Skin in the Game by Tomas Byrne
Tomas Byrne made us believers way back in January (here’s our original review) with a globetrotting psychological thriller with that also managed to deliver a healthy dose of political heft. The book has subsequently made its way to #1 on several Amazon bestseller charts.
Here’s the publisher’s plot summary:
Skin in the Game is an intricately woven story of international political and corporate wrangling that takes readers on a fast-paced journey across Europe and the Middle East.
Trapped in a maze of secrets and lies.
When Joe Hawkins left the US State Department, he left international intrigue behind and took a prestigious position as a professor at Oxford University. His younger brother’s disappearance upends his tranquil academic life and plunges him into a world where covert government intelligence meets international high finance. His search for Sam will uncover his brother’s ties to a shadowy London investment firm and an insidious network of international corruption.
Can you trust your memory and senses?
MI6 psychiatrist Kate Farrow has cracked some tough cases, but when faced with a suspected terrorist suffering from torture-induced amnesia, she knows she’s in over her head. The clock is ticking, and Kate must unlock the secrets in his battered psyche to prevent the loss of innocent life. Only by discovering what lies at the core of her own identity will Kate find a way to separate the truth from a shell game of greed and exploitation.
The Martian, by Andy Weir
Another winter release that we got wind of this year, and boy are we glad we did. We haven’t had a chance to publish a full review of The Martian yet, but needless to say, we loved it, and can’t wait to read Weir’s sophomore effort.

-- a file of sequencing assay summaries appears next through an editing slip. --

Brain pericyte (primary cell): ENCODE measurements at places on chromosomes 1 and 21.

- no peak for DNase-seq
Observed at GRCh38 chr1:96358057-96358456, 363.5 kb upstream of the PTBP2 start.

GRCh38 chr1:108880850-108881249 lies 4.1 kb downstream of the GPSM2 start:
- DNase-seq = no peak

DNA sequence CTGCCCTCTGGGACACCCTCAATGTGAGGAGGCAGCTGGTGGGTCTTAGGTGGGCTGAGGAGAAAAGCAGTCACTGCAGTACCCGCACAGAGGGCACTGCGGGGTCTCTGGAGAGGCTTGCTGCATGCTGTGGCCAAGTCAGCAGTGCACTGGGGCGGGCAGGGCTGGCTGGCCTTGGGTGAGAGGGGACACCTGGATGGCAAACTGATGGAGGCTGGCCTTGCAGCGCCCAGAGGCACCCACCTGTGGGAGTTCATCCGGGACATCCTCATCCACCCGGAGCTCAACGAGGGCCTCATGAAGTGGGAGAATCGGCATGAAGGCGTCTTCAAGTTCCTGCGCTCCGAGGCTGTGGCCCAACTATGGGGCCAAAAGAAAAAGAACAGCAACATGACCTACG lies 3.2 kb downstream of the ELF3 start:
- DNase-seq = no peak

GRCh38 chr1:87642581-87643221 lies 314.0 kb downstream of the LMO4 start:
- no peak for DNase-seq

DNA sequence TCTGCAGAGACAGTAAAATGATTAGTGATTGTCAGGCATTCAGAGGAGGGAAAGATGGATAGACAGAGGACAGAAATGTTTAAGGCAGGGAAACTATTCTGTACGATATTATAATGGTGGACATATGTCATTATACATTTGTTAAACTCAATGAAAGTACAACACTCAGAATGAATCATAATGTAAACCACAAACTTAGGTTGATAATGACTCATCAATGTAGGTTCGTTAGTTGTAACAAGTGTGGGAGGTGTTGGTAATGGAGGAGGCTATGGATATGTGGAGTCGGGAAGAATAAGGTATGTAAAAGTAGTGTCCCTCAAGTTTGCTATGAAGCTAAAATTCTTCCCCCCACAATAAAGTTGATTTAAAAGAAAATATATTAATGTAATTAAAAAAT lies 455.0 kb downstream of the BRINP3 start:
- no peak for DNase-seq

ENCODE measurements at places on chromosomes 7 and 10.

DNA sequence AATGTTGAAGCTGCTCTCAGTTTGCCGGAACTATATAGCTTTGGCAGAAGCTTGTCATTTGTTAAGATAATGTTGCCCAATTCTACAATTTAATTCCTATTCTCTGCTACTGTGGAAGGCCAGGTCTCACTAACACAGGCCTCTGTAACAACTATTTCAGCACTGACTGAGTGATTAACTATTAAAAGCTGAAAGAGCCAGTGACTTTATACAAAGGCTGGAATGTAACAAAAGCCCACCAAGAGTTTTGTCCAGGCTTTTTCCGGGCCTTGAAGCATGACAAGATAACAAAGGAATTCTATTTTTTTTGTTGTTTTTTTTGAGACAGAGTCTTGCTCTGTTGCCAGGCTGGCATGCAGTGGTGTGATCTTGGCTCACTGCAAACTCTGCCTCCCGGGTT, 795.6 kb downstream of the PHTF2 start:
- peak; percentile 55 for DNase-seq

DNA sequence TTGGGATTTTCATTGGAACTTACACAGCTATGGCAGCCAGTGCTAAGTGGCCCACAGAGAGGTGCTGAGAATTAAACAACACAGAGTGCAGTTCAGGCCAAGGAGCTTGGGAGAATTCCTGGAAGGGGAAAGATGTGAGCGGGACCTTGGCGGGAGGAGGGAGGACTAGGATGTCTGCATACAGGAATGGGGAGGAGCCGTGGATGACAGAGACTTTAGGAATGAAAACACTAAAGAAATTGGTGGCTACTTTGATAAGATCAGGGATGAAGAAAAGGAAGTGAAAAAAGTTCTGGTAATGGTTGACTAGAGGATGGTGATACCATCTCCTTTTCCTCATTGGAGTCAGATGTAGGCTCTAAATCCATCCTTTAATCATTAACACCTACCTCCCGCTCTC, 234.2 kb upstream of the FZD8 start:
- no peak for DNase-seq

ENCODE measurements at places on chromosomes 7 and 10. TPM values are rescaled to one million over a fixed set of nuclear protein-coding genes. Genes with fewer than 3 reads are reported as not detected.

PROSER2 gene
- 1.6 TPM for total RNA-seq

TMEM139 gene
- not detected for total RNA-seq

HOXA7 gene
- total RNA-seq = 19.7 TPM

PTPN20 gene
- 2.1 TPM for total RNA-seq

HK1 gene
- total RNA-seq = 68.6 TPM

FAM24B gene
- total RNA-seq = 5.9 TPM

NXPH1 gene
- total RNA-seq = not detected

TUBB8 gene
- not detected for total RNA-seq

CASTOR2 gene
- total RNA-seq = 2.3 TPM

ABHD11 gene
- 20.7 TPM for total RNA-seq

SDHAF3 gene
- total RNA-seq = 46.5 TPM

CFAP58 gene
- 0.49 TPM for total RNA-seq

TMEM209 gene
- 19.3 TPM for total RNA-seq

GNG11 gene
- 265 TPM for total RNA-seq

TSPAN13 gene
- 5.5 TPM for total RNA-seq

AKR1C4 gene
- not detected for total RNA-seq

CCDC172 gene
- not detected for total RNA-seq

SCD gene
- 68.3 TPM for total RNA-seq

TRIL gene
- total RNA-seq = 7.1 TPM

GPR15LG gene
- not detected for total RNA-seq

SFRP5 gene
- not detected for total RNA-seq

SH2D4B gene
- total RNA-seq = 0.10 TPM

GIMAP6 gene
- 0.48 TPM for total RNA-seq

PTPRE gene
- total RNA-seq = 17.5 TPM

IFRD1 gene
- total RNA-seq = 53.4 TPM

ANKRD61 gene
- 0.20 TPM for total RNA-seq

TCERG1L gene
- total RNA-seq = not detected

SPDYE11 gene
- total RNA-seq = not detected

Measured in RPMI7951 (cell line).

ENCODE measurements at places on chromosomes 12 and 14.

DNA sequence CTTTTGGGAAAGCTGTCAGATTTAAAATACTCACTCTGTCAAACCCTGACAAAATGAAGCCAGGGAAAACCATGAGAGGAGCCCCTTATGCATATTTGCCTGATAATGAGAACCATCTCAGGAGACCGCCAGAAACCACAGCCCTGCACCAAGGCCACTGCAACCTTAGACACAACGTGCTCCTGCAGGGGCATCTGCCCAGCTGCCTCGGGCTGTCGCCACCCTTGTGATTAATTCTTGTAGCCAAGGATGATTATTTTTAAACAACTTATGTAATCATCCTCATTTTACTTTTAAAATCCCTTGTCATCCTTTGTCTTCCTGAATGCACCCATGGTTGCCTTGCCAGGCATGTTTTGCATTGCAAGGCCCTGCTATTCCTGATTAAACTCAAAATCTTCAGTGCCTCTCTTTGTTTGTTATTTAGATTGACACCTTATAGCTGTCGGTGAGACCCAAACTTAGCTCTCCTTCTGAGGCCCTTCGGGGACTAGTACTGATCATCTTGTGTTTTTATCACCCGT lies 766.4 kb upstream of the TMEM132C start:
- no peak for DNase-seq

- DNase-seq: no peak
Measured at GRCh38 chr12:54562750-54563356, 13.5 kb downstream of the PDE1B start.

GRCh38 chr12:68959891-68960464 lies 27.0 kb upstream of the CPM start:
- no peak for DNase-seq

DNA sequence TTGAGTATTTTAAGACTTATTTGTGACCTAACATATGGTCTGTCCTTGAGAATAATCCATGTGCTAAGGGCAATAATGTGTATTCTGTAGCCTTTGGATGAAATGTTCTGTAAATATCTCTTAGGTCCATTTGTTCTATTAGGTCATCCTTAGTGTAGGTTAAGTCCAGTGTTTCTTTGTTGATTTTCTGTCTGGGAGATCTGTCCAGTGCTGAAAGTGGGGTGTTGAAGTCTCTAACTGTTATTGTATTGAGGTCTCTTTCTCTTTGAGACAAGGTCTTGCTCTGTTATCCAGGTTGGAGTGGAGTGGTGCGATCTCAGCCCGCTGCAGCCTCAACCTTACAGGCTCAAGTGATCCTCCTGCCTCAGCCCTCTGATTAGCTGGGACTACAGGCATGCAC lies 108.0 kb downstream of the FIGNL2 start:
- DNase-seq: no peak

Here’s the publisher’s summary:
Six days ago, astronaut Mark Watney became one of the first people to walk on Mars.
Now, he’s sure he’ll be the first person to die there.
After a dust storm nearly kills him and forces his crew to evacuate while thinking him dead, Mark finds himself stranded and completely alone with no way to even signal Earth that he’s alive—and even if he could get word out, his supplies would be gone long before a rescue could arrive.
Chances are, though, he won’t have time to starve to death. The damaged machinery, unforgiving environment, or plain-old “human error” are much more likely to kill him first.
But Mark isn’t ready to give up yet. Drawing on his ingenuity, his engineering skills—and a relentless, dogged refusal to quit—he steadfastly confronts one seemingly insurmountable obstacle after the next. Will his resourcefulness be enough to overcome the impossible odds against him?
Death by Romance, by Anne Kennison
Richmond Homicide Detective Ryan Hamlin may be just a few months from the mandatory retirement age, but he’s hardly looking forward to spending his golden years in a rocking chair. So when the CEO of Virginia-based Taylor Industries is murdered on a snowy Virginia night, Hamlin is grateful for the distraction.
Hamlin’s investigation naturally begins with Gordon Taylor’s beloved wife, Jessica. She’s beautiful, but oddly, is also a loner (as Jessica herself astutely observes, after Taylor’s death, “there would be no casseroles from concerned neighbors this time”).
Hamlin soon uncovers a mysterious company called Romance, Ltd, registered in North Dakota. Perhaps the most morally audacious matchmaking service on earth, women such as Jessica are referred to as “Investments,” and for such women, no expense is spared in making them more alluring through college courses, “fat farms,” etiquette lessons or other means. Romance, Ltd then makes its money one of two ways: divorce or death.
Check out our original review here.
Homeowner with a Gun, by Samuel Hawley
Jeff Shaw is a family man, homeowner and grocery store clerk.
He reaches for his handgun. Jeff’s tour of duty in Iraq may have been strictly food service, but thanks to his professional weapons training, he manages to kill both prowlers.
When daylight arrives, the shaken family man just wants to put the whole thing behind him. Until he receives a threatening phone call. Enter Thomas Montgomery, AKA “I-Man,” a hardened criminal and cousin to one of the dead intruders.
I-Man is working a dead-end job at a carwash to appease his parole officer, but he’s still involved in a dangerous street gang called ANG (“Ain’t No Game”).
The only thing he can think of – and perhaps the only thing he has to live for – is revenge for his cousin’s death.
Here’s our original review.